The Blurb On The Back:
A young woman’s family is threatened by forces both real and fantastical in this debut novel inspired by Russian fairy tales.
In a village at the edge of the wilderness of northern Russia, where the winds blow cold and the snow falls many months of the year, a stranger with piercing blue eyes presents a new father with a gift – a precious jewel on a delicate chain, intended for his young daughter. Uncertain of its meaning, the father hides the gift away and his daughter, Vasya, grows up a wild, wilful girl, to the chagrin of her family.
But when mysterious forces threaten the happiness of their village, Vasya discovers that, armed only with the necklace, she may be the only one who can keep the darkness at bay.
The Review (Cut For Spoilers):
In the Russia of long ago, Pyotr Vladimirovich is a boyar (lord) in the wild north of the country married to Marina Ivanovna (daughter of the Grand Prince and a beautiful woman who emerged from the forest and was rumoured to have strange powers). Together they have three sons (Kolya, Sasha, and Alyosha) and a daughter (Olga). When Marina falls pregnant again she knows that this child will inherit some of her mother’s abilities but Marina dies in childbirth and her daughter, Vasya, grows up wild, wilful and charming with a passion for nature and the nearby woods that no one can control.
Pyotr hopes that a new mother could be a good influence and goes to Moscow in search of a bride. There he meets a mysterious stranger with piercing blue eyes who gives him a strange necklace to give to Vasya. Pyotr and Vasya’s nanny, Dunya, hide the necklace instead. But there’s a darkness gathering in the Russian winter and the stranger knows that only Vasya and the necklace can keep it at bay …
Katherine Arden’s debut fantasy novel is a charming story based on Russian folklore with a fiercely independent main female character and some sharp comments about the abuse of religion, power and belief. The story makes full use of its wide cast and I particularly enjoyed the chapters where Pyotr, Kolya and Sasha visit Moscow and become inadvertently embroiled in the power games there. Vasya wants an independence that’s at odds with a woman’s role at the time (getting married or joining a convent). Her scenes with the power-hungry, pious Konstantin are well executed, pitching Vasya and the old ways against those who use religion for personal ends. Also good are Vasya’s scenes with her stepmother, Anna, not least because they should have much in common but while Anna fears her gifts, Vasya embraces and makes use of them. The Russian folklore elements are weaved subtly through the plot and the Frost Demon Morozko appears sparingly, making him more interesting (although I wished that Solovey the horse had appeared earlier as their dialogue was great). If I’m being critical I wanted to know more about what happened to Sasha and Alyosha and the characters are perhaps a little too broadly painted (notably a proposed husband for Vasya) but this is an enjoyable, confident first novel and I eagerly await read Arden’s next book.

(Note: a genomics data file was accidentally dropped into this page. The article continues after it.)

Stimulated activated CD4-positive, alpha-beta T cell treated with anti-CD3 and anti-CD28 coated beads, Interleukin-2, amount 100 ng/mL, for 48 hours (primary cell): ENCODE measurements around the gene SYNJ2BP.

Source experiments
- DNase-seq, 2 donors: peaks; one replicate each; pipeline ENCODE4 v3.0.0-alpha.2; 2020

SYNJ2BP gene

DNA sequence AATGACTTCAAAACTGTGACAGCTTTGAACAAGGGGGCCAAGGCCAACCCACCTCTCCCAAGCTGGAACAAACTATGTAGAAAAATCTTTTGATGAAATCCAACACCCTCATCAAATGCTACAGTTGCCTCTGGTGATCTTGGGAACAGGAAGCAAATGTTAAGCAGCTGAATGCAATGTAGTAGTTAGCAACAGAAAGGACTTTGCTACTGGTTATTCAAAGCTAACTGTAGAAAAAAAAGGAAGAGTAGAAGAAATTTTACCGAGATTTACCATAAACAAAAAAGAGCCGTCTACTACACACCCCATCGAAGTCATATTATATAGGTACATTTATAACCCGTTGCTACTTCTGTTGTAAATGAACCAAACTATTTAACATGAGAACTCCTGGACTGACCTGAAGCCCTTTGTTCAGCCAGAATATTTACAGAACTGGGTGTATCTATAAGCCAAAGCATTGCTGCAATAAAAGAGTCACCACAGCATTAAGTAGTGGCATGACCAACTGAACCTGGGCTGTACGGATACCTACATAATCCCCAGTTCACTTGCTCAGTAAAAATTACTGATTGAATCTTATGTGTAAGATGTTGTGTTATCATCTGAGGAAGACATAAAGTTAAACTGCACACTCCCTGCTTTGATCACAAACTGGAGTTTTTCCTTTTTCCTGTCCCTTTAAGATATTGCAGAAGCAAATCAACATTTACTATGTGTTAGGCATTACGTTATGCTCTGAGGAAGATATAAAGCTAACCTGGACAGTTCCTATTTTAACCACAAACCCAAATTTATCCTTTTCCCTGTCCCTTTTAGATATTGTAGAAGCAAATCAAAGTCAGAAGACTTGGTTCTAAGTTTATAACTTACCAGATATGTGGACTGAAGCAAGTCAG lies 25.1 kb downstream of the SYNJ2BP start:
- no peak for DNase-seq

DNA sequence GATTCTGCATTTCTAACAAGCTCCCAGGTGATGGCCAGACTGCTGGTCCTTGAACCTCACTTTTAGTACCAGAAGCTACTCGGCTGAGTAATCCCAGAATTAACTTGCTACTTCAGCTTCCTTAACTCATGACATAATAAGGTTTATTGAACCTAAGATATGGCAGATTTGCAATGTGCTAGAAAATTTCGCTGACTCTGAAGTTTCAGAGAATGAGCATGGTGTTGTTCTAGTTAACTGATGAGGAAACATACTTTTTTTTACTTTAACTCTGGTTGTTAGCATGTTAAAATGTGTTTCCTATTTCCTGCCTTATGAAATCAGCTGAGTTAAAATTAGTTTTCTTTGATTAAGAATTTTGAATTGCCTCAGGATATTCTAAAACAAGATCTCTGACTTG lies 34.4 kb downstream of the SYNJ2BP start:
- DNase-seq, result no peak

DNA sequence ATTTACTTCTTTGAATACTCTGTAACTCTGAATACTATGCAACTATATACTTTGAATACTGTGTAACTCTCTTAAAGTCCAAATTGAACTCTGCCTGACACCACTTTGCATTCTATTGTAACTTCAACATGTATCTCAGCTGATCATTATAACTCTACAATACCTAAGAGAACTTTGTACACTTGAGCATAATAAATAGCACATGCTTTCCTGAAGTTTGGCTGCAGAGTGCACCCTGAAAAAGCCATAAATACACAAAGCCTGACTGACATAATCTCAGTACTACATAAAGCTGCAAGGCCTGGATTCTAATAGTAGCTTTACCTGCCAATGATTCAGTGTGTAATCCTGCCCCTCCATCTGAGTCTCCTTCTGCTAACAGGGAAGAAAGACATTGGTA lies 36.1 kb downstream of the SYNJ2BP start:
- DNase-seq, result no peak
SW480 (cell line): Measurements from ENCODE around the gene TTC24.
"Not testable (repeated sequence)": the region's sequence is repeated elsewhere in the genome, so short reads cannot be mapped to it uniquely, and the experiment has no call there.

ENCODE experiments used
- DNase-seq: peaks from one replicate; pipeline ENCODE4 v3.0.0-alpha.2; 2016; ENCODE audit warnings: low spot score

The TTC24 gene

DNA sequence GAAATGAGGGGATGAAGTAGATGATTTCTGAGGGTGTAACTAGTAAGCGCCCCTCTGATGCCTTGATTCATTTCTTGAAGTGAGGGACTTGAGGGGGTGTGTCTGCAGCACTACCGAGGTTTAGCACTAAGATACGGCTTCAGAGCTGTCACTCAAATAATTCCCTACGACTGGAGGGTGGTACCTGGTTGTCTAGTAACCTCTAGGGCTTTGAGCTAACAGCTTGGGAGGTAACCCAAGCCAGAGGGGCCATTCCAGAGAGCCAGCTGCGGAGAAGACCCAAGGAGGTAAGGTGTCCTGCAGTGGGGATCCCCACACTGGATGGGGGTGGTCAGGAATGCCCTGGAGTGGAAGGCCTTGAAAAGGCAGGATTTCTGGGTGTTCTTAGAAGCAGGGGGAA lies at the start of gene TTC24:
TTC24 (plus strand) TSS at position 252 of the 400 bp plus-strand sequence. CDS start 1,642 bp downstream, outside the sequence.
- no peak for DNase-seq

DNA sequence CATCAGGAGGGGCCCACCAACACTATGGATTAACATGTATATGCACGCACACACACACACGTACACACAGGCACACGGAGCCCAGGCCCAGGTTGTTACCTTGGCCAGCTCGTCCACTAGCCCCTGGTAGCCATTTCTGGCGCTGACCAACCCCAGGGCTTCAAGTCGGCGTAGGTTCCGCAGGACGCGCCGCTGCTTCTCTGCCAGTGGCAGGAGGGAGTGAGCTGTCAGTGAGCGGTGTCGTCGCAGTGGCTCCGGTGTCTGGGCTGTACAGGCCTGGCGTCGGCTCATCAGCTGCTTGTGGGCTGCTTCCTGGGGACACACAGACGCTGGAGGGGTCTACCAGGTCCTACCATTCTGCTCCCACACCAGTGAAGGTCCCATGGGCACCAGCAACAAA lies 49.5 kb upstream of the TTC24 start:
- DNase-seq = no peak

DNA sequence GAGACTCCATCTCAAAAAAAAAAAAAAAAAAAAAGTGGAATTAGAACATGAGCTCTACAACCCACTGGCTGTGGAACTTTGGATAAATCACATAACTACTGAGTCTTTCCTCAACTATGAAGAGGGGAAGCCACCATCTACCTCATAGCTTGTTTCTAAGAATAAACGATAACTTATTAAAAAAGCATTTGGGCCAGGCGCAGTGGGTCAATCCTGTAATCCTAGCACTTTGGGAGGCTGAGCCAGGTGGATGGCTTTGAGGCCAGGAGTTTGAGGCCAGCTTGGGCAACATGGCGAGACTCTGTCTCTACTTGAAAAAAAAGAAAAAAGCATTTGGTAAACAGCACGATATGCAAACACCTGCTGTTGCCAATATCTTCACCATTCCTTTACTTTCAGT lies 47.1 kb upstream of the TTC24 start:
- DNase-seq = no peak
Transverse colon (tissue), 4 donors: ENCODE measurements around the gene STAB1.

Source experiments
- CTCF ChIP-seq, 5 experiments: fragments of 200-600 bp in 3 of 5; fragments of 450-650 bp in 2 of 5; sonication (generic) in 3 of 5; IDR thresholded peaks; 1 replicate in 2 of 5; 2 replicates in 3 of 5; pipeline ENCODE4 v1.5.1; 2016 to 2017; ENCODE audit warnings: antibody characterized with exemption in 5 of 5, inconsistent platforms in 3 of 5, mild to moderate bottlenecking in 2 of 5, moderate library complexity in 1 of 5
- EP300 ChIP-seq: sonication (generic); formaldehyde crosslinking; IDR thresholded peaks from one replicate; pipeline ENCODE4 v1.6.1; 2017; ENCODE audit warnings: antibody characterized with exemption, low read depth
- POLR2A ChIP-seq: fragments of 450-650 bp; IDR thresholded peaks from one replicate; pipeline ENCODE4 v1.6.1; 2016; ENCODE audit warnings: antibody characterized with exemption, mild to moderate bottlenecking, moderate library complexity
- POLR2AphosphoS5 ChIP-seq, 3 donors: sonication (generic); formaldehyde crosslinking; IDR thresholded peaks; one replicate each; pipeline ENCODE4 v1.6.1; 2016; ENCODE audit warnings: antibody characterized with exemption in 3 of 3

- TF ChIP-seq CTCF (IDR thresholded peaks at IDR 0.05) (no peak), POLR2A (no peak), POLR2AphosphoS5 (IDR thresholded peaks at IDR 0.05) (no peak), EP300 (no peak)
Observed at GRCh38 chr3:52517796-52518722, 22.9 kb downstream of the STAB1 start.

THE BEAR AND THE NIGHTINGALE was released in the United Kingdom on 12th January 2017. Thanks to the Amazon Vine Programme for the review copy of this book.